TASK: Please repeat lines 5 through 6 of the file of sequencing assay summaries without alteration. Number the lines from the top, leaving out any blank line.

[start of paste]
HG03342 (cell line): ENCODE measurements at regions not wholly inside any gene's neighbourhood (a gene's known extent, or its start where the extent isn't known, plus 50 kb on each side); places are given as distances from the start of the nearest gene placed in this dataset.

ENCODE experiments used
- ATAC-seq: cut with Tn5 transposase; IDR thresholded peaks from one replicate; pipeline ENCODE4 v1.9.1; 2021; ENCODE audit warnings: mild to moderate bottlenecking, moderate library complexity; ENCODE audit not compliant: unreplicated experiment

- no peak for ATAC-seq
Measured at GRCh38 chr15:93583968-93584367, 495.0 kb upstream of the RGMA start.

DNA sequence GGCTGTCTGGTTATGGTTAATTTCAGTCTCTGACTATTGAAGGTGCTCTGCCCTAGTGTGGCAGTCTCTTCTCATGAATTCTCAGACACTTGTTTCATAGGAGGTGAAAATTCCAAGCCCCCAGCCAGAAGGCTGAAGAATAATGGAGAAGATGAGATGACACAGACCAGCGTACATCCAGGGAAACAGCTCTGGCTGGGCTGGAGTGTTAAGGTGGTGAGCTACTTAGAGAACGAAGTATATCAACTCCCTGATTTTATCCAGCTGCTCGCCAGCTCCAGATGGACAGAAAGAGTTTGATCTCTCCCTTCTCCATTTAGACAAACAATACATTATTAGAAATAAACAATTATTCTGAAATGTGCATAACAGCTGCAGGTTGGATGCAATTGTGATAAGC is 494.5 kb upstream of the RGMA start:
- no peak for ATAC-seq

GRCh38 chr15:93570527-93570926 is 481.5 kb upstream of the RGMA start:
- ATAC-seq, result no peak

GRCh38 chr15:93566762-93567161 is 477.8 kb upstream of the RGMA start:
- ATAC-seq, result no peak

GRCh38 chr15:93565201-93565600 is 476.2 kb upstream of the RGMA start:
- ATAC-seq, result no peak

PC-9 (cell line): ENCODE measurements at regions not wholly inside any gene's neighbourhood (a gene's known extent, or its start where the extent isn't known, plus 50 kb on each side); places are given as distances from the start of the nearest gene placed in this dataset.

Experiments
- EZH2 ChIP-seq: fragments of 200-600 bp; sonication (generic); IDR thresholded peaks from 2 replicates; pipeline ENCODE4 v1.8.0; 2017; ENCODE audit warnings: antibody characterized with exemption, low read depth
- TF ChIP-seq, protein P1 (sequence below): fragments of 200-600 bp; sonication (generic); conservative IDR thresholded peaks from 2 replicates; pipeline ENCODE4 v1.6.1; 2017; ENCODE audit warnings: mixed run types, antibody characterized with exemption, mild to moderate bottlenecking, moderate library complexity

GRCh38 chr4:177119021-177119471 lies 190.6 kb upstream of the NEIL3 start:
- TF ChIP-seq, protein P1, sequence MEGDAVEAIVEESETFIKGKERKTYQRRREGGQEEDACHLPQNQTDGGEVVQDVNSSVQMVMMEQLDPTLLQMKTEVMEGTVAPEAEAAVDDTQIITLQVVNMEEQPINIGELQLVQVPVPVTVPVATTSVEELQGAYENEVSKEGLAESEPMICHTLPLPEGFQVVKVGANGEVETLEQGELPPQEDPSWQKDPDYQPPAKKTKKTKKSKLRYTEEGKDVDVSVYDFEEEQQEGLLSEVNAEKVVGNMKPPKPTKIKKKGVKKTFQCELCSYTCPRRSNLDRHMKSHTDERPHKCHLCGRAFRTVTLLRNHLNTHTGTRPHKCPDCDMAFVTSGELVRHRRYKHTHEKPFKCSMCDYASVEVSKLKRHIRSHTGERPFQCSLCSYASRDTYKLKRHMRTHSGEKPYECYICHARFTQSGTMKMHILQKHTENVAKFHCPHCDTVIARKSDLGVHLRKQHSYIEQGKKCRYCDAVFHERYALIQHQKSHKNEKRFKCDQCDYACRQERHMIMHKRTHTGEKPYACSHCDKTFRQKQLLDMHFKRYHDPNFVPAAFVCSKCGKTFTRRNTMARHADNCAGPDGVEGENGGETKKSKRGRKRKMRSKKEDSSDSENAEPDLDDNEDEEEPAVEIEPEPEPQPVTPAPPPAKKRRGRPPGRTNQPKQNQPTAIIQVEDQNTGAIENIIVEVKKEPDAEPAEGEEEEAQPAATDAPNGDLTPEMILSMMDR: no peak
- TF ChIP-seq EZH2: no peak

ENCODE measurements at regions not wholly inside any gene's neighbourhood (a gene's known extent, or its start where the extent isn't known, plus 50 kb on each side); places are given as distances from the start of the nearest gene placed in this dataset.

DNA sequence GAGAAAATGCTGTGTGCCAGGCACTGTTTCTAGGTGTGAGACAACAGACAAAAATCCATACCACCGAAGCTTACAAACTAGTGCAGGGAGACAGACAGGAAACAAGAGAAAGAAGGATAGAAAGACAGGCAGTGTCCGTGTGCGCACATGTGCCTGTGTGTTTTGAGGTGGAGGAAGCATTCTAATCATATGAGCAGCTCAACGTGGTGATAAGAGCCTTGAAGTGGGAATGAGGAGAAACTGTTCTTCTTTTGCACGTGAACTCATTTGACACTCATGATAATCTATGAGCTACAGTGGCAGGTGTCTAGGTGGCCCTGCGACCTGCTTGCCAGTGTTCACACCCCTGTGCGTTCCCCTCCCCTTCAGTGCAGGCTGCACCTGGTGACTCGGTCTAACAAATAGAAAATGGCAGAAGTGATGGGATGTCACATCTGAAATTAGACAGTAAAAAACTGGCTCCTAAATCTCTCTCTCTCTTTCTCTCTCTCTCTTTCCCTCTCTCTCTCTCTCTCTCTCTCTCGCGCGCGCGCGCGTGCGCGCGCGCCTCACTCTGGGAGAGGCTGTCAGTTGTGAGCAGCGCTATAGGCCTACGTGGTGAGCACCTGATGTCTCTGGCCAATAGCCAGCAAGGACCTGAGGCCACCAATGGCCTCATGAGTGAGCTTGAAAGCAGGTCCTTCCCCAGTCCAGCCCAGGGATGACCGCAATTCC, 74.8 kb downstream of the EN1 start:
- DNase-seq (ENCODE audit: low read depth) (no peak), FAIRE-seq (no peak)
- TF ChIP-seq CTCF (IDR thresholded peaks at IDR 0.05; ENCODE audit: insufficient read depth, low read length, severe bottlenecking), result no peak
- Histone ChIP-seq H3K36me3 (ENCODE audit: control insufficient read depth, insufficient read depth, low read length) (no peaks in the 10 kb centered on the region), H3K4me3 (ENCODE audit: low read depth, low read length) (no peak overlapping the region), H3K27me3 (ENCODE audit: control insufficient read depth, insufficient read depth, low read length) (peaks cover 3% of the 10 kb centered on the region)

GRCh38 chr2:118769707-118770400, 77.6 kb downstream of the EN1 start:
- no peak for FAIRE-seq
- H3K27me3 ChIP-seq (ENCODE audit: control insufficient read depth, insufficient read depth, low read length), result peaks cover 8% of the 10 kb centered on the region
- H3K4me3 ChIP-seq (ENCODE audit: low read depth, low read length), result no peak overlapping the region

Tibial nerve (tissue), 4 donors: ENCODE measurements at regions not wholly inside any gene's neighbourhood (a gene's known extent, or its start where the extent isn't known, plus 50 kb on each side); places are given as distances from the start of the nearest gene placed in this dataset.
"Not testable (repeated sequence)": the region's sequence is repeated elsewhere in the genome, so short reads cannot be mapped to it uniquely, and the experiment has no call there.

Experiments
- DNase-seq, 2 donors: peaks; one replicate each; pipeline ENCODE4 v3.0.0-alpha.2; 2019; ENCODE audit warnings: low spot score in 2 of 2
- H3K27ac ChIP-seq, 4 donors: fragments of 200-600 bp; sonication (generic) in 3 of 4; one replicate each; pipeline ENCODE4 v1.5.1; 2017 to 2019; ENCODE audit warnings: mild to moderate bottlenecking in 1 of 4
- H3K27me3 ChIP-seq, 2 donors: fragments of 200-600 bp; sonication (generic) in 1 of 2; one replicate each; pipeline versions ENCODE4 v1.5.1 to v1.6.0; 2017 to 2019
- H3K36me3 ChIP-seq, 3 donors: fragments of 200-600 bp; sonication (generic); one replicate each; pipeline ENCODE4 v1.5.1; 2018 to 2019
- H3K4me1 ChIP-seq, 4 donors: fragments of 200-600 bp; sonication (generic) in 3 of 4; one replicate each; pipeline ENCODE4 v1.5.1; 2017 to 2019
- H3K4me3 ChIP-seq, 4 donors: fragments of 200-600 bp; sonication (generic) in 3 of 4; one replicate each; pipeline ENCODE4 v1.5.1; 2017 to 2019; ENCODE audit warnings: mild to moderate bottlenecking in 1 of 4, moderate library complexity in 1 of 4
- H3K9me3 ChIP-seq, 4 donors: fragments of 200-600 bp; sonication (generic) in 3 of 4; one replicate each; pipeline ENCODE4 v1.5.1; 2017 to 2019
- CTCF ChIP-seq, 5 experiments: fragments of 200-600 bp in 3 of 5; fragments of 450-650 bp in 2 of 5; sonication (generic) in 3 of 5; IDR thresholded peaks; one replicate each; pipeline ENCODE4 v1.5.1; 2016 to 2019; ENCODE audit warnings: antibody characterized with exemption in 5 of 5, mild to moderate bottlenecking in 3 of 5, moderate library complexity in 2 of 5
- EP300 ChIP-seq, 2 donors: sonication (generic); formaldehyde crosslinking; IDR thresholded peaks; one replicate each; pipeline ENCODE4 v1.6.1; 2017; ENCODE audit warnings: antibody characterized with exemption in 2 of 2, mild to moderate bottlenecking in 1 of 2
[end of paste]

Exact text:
Measured at GRCh38 chr15:93583968-93584367, 495.0 kb upstream of the RGMA start.

DNA sequence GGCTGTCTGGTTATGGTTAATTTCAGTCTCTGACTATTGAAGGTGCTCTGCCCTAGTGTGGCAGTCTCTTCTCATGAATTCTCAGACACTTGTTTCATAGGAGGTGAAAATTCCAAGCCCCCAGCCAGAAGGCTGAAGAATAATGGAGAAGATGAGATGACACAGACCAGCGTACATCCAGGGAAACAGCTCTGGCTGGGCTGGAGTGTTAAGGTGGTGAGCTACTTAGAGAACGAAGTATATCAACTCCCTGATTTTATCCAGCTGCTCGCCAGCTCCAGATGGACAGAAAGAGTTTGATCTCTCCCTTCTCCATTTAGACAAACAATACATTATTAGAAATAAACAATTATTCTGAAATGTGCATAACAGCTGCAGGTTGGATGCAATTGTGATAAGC is 494.5 kb upstream of the RGMA start: